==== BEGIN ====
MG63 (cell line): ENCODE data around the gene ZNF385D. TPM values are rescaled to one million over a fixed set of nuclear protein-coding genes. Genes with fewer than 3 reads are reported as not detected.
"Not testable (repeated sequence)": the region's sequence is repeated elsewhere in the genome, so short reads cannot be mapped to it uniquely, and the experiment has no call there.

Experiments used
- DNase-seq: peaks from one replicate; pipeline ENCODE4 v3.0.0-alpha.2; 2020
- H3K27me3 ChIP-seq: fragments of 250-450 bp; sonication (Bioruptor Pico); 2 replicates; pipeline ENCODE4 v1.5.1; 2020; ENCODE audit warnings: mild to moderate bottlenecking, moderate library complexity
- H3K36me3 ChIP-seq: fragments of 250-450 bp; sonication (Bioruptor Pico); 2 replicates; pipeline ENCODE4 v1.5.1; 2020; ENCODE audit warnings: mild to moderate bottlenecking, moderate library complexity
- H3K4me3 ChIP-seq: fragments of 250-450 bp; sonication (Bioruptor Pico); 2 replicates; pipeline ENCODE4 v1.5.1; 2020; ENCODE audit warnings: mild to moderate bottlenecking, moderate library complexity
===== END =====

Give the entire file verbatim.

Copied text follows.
MG63 (cell line): ENCODE data around the gene ZNF385D. TPM values are rescaled to one million over a fixed set of nuclear protein-coding genes. Genes with fewer than 3 reads are reported as not detected.
"Not testable (repeated sequence)": the region's sequence is repeated elsewhere in the genome, so short reads cannot be mapped to it uniquely, and the experiment has no call there.

Experiments used
- DNase-seq: peaks from one replicate; pipeline ENCODE4 v3.0.0-alpha.2; 2020
- H3K27me3 ChIP-seq: fragments of 250-450 bp; sonication (Bioruptor Pico); 2 replicates; pipeline ENCODE4 v1.5.1; 2020; ENCODE audit warnings: mild to moderate bottlenecking, moderate library complexity
- H3K36me3 ChIP-seq: fragments of 250-450 bp; sonication (Bioruptor Pico); 2 replicates; pipeline ENCODE4 v1.5.1; 2020; ENCODE audit warnings: mild to moderate bottlenecking, moderate library complexity
- H3K4me3 ChIP-seq: fragments of 250-450 bp; sonication (Bioruptor Pico); 2 replicates; pipeline ENCODE4 v1.5.1; 2020; ENCODE audit warnings: mild to moderate bottlenecking, moderate library complexity